Hearing Loss is Connected to These Diseases

Man talking with healthcare provider about his diabetes and hearing loss.

Your body is similar to an ecosystem. In nature, if something happens to the pond, all of the birds and fish suffer the consequences; and when the birds go away so too do all of the animals and plants that depend on those birds. We might not know it but our body functions on very comparable principals. That’s the reason why a wide variety of afflictions can be connected to something that at first seems so isolated like hearing loss.

In a way, that’s simply more proof of your body’s ecosystem-like interdependence. Your brain might also be affected if something affects your hearing. We call these circumstances comorbid, a name that is specialized and indicates when two conditions affect each other but don’t always have a cause and effect relationship.

We can learn a lot concerning our bodies’ ecosystem by comprehending disorders that are comorbid with hearing loss.

Conditions Associated With Hearing Loss

So, let’s assume that you’ve been noticing the signs of hearing loss for the last several months. You’ve been having a difficult time hearing what people are saying when you go out to eat. The volume of your television is getting louder and louder. And some sounds just feel a bit more distant. It would be a good choice at this point to make an appointment with a hearing specialist.

Your hearing loss is linked to a number of health issues whether your aware of it or not. Comorbidity with hearing loss has been documented with the following health problems.

  • Vertigo and falls: your inner ear is your primary tool for balance. Vertigo and dizziness can be created by some forms of hearing loss because they have a damaging impact on the inner ear. Falls are increasingly dangerous as you age and falls can occur whenever someone loses their balance
  • Dementia: neglected hearing loss has been linked to a higher chance of dementia, although the underlying cause of that relationship is not clear. Research suggests that using a hearing aid can help slow down cognitive decline and decrease many of these dementia risks.
  • Diabetes: likewise, diabetes can have a negative affect on your overall body’s nervous system (especially in your extremities). the nerves in the ear are especially likely to be harmed. This damage can cause loss of hearing by itself. But diabetes-related nerve damage can also make you more susceptible to hearing loss caused by other issues, often compounding your symptoms.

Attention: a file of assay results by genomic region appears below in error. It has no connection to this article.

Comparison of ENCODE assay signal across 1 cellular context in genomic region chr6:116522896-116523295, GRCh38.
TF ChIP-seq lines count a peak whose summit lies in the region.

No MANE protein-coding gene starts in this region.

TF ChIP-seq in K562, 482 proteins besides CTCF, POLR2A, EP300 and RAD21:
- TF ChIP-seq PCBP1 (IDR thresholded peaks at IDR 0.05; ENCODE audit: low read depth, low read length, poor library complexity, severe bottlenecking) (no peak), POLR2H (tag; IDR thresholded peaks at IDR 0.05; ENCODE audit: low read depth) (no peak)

• Cardiovascular disease: sometimes hearing loss doesn’t have anything to connect it with cardiovascular disease. But sometimes hearing loss can be worsened by cardiovascular disease. That’s because one of the first symptoms of cardiovascular disease is trauma to the blood vessels in the inner ear. Your hearing may suffer as a result of the of that trauma.
  • Depression: social separation associated with hearing loss can cause a whole host of concerns, some of which are related to your mental health. So it’s no surprise that study after study finds depression and anxiety have extremely high comorbidity rates with hearing loss.

What Can You Do?

It can seem a little scary when all those health conditions get added together. But it’s important to keep one thing in mind: enormous positive impact can be gained by dealing with your hearing loss. Researchers and scientists know that if hearing loss is addressed, the risk of dementia significantly lowers although they don’t really know precisely why dementia and hearing loss manifest together to begin with.

So regardless of what your comorbid condition might be, the best course of action is to get your hearing examined.

Part of an Ecosystem

This is the reason why health care professionals are rethinking the importance of how to treat hearing loss. Instead of being a somewhat limited and targeted area of concern, your ears are viewed as closely connected to your general wellness. We’re starting to think about the body as an interconnected environment in other words. Hearing loss doesn’t always arise in isolation. So it’s more relevant than ever that we pay attention to the entirety, not to the proverbial pond or the birds in isolation, but to your health as a whole.

The site information is for educational and informational purposes only and does not constitute medical advice. To receive personalized advice or treatment, schedule an appointment.